The change is the latest win for Lake Lanier and the community after legislation ushered through Congress by Woodall was signed into law late last year to prevent congressional control over the Lake’s water supply. The issue centered around the removal of language that had been added in previous water resources legislation to insert Congress into interstate water disputes. Woodall serves on the House Transportation and Infrastructure Committee and led the charge to remove the harmful language. Additionally, earlier this year the Corps of Engineers finalized the new Apalachicola-Chattahoochee-Flint (ACF) Water Control Manual which includes further protections of Lake Lanier’s water supply from neighboring states, marking another victory for the community.
Congressman Woodall represents the Seventh Congressional District of Georgia, which includes the majority of Forsyth and Gwinnett counties, and currently serves as Chairman of the Rules Subcommittee on Legislative and Budget Process, as well as serving on the Transportation & Infrastructure Committee, and Budget Committee.
It’s been a busy month in Washington, D.C., and this week is going to cap-off another long stretch of legislative work. I hope that you can join me tonight at 7:45pm for a Telephone Town Hall Meeting so that we can discuss where we’ve been and where we’re going for the second half of the year.
Monday, July 24th
7:45PM – 8:15PM
Please call-in and join the conversation!
Early last week, I stood beside Chairman Diane Black (R-TN) and other Members of the House Budget Committee as we announced the 2018 Budget entitled “Building a Better America.” In it, we include a total of $6.5 trillion in deficit reduction over ten years, producing a $9 billion surplus by 2027. We also include reconciliation instructions that pave the way for much needed, critical tax reform to help families overwhelmed by our tax code and promote job growth throughout the nation. Additionally, our reconciliation package takes a bold step in addressing our out-of-control mandatory spending. We instruct the 11 authorizing committees in the House to find at least $203 billion in mandatory savings in the next decade. I think this is a great start as we plan to use reconciliation next year, and the year after that, and every year after that to rein in mandatory spending to preserve our nation’s fiscal future for generations to come. After a lengthy markup on Wednesday, the budget was passed favorably out of Committee, and I am hopeful it will be considered on the House floor soon. I am so proud of the hard work of our Committee Chairman Diane Black (R-TN), and I am incredibly pleased to work beside her to pass a responsible, pro-growth budget.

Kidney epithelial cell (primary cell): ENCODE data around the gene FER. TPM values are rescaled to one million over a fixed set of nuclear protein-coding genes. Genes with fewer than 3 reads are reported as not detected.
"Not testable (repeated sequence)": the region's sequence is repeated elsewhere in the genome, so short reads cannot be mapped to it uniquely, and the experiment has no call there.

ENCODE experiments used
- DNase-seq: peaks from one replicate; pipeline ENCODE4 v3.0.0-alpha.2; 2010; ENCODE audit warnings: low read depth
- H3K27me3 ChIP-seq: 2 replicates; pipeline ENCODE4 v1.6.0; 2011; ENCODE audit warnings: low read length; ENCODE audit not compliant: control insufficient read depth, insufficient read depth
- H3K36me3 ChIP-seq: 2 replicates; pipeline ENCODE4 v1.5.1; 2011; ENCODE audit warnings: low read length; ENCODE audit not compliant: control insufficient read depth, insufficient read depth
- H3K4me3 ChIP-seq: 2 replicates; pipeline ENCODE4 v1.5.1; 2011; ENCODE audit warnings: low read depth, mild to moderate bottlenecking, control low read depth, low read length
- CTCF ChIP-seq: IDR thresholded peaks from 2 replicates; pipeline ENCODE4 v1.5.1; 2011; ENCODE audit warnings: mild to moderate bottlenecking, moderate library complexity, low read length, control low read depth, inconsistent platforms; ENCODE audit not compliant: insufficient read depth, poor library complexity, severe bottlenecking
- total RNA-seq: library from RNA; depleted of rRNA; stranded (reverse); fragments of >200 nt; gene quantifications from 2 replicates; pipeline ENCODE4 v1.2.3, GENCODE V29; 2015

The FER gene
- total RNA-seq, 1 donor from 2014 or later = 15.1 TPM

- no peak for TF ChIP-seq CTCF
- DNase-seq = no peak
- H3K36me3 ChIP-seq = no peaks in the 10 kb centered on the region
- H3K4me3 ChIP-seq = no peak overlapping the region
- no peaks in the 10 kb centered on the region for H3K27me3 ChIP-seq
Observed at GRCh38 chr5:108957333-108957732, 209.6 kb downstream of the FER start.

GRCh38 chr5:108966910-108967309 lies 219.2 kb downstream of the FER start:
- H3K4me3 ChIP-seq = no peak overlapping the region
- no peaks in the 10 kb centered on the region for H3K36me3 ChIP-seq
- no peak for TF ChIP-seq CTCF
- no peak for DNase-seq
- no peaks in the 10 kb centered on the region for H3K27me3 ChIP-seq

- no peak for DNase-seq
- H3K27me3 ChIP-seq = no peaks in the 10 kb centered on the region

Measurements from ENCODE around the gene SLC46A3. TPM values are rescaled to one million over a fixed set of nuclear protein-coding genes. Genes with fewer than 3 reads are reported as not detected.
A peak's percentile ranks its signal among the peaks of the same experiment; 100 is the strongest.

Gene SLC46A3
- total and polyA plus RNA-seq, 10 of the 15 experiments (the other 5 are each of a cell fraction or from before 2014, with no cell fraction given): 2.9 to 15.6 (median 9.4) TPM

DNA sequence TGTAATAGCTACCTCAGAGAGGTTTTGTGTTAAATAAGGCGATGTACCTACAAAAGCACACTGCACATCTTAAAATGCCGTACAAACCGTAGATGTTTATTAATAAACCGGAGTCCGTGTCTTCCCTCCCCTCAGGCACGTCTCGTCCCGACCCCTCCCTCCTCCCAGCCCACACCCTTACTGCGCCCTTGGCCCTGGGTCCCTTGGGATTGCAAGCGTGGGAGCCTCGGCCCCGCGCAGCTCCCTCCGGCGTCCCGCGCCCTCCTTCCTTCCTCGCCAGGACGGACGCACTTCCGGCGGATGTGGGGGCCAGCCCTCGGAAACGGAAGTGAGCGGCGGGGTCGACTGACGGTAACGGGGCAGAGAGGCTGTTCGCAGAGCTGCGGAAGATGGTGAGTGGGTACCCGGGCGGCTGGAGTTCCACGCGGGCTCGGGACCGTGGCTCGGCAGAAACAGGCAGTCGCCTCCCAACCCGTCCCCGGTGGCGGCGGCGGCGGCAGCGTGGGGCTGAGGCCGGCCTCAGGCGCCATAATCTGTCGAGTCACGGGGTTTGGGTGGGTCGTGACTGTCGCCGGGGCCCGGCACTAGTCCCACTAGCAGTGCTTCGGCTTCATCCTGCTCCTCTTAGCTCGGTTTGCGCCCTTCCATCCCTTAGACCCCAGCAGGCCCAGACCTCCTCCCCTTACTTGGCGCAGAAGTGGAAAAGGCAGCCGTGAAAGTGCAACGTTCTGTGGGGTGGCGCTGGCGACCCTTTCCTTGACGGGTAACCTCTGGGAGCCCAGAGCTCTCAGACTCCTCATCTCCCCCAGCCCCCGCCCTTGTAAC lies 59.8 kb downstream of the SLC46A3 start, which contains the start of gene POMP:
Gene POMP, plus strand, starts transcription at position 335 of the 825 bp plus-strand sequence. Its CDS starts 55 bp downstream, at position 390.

Click on the video below to watch the Budget Committee’s pre-markup press conference.
Last week was “Made in America Week” in Washington, D.C., and American business owners from across the country traveled to Washington to showcase their hard work and share their expertise. On Wednesday, the White House hosted a diverse and talented group of entrepreneurs – including the Seventh District’s own Okabashi Brands, Inc. As you all may know, Okabashi manufactures footwear products right here in Buford, Georgia. I’ve been fortunate to be able to see their operation in person at their Buford location, and last week, I had the pleasure of speaking with Okabashi CEO Sara Irvani while she was visiting D.C. I’m grateful for all that Okabashi is doing in our community and very much enjoyed seeing one of our local manufacturers share their story at the White House. I look forward to working with my House colleagues in the coming weeks and months to advance legislative solutions that will empower companies like Okabashi and all of our local manufacturers to do even more great work!